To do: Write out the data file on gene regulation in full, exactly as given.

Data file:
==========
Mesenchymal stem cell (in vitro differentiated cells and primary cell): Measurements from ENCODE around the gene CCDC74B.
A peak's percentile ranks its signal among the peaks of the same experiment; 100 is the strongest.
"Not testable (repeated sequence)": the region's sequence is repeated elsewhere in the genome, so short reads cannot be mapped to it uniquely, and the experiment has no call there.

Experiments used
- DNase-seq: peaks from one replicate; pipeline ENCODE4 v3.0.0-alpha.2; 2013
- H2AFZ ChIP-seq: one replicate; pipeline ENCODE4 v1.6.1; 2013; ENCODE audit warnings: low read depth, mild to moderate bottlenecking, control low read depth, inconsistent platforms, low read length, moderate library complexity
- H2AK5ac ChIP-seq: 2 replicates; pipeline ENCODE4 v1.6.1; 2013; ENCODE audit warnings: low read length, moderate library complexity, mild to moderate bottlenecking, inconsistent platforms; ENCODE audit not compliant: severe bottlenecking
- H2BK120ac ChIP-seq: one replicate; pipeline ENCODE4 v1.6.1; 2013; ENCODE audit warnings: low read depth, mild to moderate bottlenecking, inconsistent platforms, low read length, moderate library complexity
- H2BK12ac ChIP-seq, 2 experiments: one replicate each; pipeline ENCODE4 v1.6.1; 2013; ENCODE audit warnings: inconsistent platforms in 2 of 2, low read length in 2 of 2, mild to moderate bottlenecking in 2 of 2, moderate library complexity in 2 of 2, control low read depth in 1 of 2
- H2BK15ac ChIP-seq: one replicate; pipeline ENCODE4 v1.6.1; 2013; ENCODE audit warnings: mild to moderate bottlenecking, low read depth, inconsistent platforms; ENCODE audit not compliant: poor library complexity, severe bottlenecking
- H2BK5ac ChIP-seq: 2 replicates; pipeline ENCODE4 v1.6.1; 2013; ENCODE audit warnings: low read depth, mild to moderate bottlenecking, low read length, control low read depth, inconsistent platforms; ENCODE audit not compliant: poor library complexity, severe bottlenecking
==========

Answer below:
Mesenchymal stem cell (in vitro differentiated cells and primary cell): Measurements from ENCODE around the gene CCDC74B.
A peak's percentile ranks its signal among the peaks of the same experiment; 100 is the strongest.
"Not testable (repeated sequence)": the region's sequence is repeated elsewhere in the genome, so short reads cannot be mapped to it uniquely, and the experiment has no call there.

Experiments used
- DNase-seq: peaks from one replicate; pipeline ENCODE4 v3.0.0-alpha.2; 2013
- H2AFZ ChIP-seq: one replicate; pipeline ENCODE4 v1.6.1; 2013; ENCODE audit warnings: low read depth, mild to moderate bottlenecking, control low read depth, inconsistent platforms, low read length, moderate library complexity
- H2AK5ac ChIP-seq: 2 replicates; pipeline ENCODE4 v1.6.1; 2013; ENCODE audit warnings: low read length, moderate library complexity, mild to moderate bottlenecking, inconsistent platforms; ENCODE audit not compliant: severe bottlenecking
- H2BK120ac ChIP-seq: one replicate; pipeline ENCODE4 v1.6.1; 2013; ENCODE audit warnings: low read depth, mild to moderate bottlenecking, inconsistent platforms, low read length, moderate library complexity
- H2BK12ac ChIP-seq, 2 experiments: one replicate each; pipeline ENCODE4 v1.6.1; 2013; ENCODE audit warnings: inconsistent platforms in 2 of 2, low read length in 2 of 2, mild to moderate bottlenecking in 2 of 2, moderate library complexity in 2 of 2, control low read depth in 1 of 2
- H2BK15ac ChIP-seq: one replicate; pipeline ENCODE4 v1.6.1; 2013; ENCODE audit warnings: mild to moderate bottlenecking, low read depth, inconsistent platforms; ENCODE audit not compliant: poor library complexity, severe bottlenecking
- H2BK5ac ChIP-seq: 2 replicates; pipeline ENCODE4 v1.6.1; 2013; ENCODE audit warnings: low read depth, mild to moderate bottlenecking, low read length, control low read depth, inconsistent platforms; ENCODE audit not compliant: poor library complexity, severe bottlenecking